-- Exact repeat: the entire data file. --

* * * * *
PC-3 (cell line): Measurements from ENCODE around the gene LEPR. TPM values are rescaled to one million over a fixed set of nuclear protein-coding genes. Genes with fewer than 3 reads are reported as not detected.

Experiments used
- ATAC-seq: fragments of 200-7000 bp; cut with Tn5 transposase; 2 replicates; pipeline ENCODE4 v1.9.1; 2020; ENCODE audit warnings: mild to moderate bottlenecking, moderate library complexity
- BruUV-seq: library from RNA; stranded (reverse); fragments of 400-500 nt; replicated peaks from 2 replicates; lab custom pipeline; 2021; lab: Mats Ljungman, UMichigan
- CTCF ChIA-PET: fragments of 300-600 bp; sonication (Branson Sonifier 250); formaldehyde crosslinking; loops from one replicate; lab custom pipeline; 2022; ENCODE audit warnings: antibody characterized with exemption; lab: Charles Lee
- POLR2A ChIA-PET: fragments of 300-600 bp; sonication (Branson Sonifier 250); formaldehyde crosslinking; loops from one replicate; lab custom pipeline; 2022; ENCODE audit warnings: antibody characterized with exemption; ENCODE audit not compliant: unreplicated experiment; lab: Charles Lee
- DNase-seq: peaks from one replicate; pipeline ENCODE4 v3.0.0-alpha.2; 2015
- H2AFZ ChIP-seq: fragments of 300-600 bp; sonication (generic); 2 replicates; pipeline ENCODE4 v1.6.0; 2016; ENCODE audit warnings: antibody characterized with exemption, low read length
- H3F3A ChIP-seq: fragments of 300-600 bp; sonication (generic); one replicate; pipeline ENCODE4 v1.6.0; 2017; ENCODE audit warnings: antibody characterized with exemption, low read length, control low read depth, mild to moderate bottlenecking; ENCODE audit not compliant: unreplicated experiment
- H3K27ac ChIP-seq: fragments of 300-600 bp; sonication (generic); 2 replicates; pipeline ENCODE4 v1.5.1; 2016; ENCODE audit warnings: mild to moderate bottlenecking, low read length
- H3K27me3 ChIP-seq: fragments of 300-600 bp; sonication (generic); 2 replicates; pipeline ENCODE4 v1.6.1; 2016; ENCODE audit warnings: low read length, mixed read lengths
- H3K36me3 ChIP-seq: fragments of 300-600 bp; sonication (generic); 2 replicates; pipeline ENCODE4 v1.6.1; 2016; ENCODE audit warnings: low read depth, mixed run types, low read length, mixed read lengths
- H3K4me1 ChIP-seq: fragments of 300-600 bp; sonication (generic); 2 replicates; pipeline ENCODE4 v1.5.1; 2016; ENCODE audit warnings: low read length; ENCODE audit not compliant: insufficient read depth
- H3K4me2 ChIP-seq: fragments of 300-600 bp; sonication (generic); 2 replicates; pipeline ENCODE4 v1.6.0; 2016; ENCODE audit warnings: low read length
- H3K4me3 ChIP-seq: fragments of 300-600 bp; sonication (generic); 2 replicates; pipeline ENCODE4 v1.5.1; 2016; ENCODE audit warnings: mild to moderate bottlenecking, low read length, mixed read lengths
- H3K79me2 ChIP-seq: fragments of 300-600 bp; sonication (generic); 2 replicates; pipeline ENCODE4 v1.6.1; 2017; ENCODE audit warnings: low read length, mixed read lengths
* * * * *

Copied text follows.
PC-3 (cell line): Measurements from ENCODE around the gene LEPR. TPM values are rescaled to one million over a fixed set of nuclear protein-coding genes. Genes with fewer than 3 reads are reported as not detected.

Experiments used
- ATAC-seq: fragments of 200-7000 bp; cut with Tn5 transposase; 2 replicates; pipeline ENCODE4 v1.9.1; 2020; ENCODE audit warnings: mild to moderate bottlenecking, moderate library complexity
- BruUV-seq: library from RNA; stranded (reverse); fragments of 400-500 nt; replicated peaks from 2 replicates; lab custom pipeline; 2021; lab: Mats Ljungman, UMichigan
- CTCF ChIA-PET: fragments of 300-600 bp; sonication (Branson Sonifier 250); formaldehyde crosslinking; loops from one replicate; lab custom pipeline; 2022; ENCODE audit warnings: antibody characterized with exemption; lab: Charles Lee
- POLR2A ChIA-PET: fragments of 300-600 bp; sonication (Branson Sonifier 250); formaldehyde crosslinking; loops from one replicate; lab custom pipeline; 2022; ENCODE audit warnings: antibody characterized with exemption; ENCODE audit not compliant: unreplicated experiment; lab: Charles Lee
- DNase-seq: peaks from one replicate; pipeline ENCODE4 v3.0.0-alpha.2; 2015
- H2AFZ ChIP-seq: fragments of 300-600 bp; sonication (generic); 2 replicates; pipeline ENCODE4 v1.6.0; 2016; ENCODE audit warnings: antibody characterized with exemption, low read length
- H3F3A ChIP-seq: fragments of 300-600 bp; sonication (generic); one replicate; pipeline ENCODE4 v1.6.0; 2017; ENCODE audit warnings: antibody characterized with exemption, low read length, control low read depth, mild to moderate bottlenecking; ENCODE audit not compliant: unreplicated experiment
- H3K27ac ChIP-seq: fragments of 300-600 bp; sonication (generic); 2 replicates; pipeline ENCODE4 v1.5.1; 2016; ENCODE audit warnings: mild to moderate bottlenecking, low read length
- H3K27me3 ChIP-seq: fragments of 300-600 bp; sonication (generic); 2 replicates; pipeline ENCODE4 v1.6.1; 2016; ENCODE audit warnings: low read length, mixed read lengths
- H3K36me3 ChIP-seq: fragments of 300-600 bp; sonication (generic); 2 replicates; pipeline ENCODE4 v1.6.1; 2016; ENCODE audit warnings: low read depth, mixed run types, low read length, mixed read lengths
- H3K4me1 ChIP-seq: fragments of 300-600 bp; sonication (generic); 2 replicates; pipeline ENCODE4 v1.5.1; 2016; ENCODE audit warnings: low read length; ENCODE audit not compliant: insufficient read depth
- H3K4me2 ChIP-seq: fragments of 300-600 bp; sonication (generic); 2 replicates; pipeline ENCODE4 v1.6.0; 2016; ENCODE audit warnings: low read length
- H3K4me3 ChIP-seq: fragments of 300-600 bp; sonication (generic); 2 replicates; pipeline ENCODE4 v1.5.1; 2016; ENCODE audit warnings: mild to moderate bottlenecking, low read length, mixed read lengths
- H3K79me2 ChIP-seq: fragments of 300-600 bp; sonication (generic); 2 replicates; pipeline ENCODE4 v1.6.1; 2017; ENCODE audit warnings: low read length, mixed read lengths